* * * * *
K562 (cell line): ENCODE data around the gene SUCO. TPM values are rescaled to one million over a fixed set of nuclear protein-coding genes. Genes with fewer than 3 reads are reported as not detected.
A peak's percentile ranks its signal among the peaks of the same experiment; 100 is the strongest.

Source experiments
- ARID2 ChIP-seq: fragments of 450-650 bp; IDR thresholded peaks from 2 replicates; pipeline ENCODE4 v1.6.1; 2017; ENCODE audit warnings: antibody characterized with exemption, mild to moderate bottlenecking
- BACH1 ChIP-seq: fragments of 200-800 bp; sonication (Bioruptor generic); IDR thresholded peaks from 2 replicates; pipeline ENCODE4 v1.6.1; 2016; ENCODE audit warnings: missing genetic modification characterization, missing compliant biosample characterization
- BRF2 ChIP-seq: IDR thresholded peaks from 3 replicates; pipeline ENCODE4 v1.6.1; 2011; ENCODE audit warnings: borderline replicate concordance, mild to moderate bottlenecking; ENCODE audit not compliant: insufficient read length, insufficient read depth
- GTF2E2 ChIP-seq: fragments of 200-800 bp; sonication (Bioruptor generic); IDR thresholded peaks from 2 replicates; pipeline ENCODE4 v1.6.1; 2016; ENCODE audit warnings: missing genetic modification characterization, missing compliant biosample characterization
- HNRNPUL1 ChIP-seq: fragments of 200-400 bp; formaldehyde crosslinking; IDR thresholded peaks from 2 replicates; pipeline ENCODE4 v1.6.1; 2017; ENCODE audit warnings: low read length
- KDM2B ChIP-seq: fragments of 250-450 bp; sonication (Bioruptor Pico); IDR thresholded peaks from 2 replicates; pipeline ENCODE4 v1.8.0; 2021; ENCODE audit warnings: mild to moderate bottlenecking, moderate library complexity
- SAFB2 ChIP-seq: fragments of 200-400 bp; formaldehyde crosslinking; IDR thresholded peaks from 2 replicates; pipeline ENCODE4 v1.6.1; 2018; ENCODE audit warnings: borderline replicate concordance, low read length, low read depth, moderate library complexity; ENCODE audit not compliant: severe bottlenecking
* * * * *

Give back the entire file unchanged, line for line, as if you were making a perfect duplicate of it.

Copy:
K562 (cell line): ENCODE data around the gene SUCO. TPM values are rescaled to one million over a fixed set of nuclear protein-coding genes. Genes with fewer than 3 reads are reported as not detected.
A peak's percentile ranks its signal among the peaks of the same experiment; 100 is the strongest.

Source experiments
- ARID2 ChIP-seq: fragments of 450-650 bp; IDR thresholded peaks from 2 replicates; pipeline ENCODE4 v1.6.1; 2017; ENCODE audit warnings: antibody characterized with exemption, mild to moderate bottlenecking
- BACH1 ChIP-seq: fragments of 200-800 bp; sonication (Bioruptor generic); IDR thresholded peaks from 2 replicates; pipeline ENCODE4 v1.6.1; 2016; ENCODE audit warnings: missing genetic modification characterization, missing compliant biosample characterization
- BRF2 ChIP-seq: IDR thresholded peaks from 3 replicates; pipeline ENCODE4 v1.6.1; 2011; ENCODE audit warnings: borderline replicate concordance, mild to moderate bottlenecking; ENCODE audit not compliant: insufficient read length, insufficient read depth
- GTF2E2 ChIP-seq: fragments of 200-800 bp; sonication (Bioruptor generic); IDR thresholded peaks from 2 replicates; pipeline ENCODE4 v1.6.1; 2016; ENCODE audit warnings: missing genetic modification characterization, missing compliant biosample characterization
- HNRNPUL1 ChIP-seq: fragments of 200-400 bp; formaldehyde crosslinking; IDR thresholded peaks from 2 replicates; pipeline ENCODE4 v1.6.1; 2017; ENCODE audit warnings: low read length
- KDM2B ChIP-seq: fragments of 250-450 bp; sonication (Bioruptor Pico); IDR thresholded peaks from 2 replicates; pipeline ENCODE4 v1.8.0; 2021; ENCODE audit warnings: mild to moderate bottlenecking, moderate library complexity
- SAFB2 ChIP-seq: fragments of 200-400 bp; formaldehyde crosslinking; IDR thresholded peaks from 2 replicates; pipeline ENCODE4 v1.6.1; 2018; ENCODE audit warnings: borderline replicate concordance, low read length, low read depth, moderate library complexity; ENCODE audit not compliant: severe bottlenecking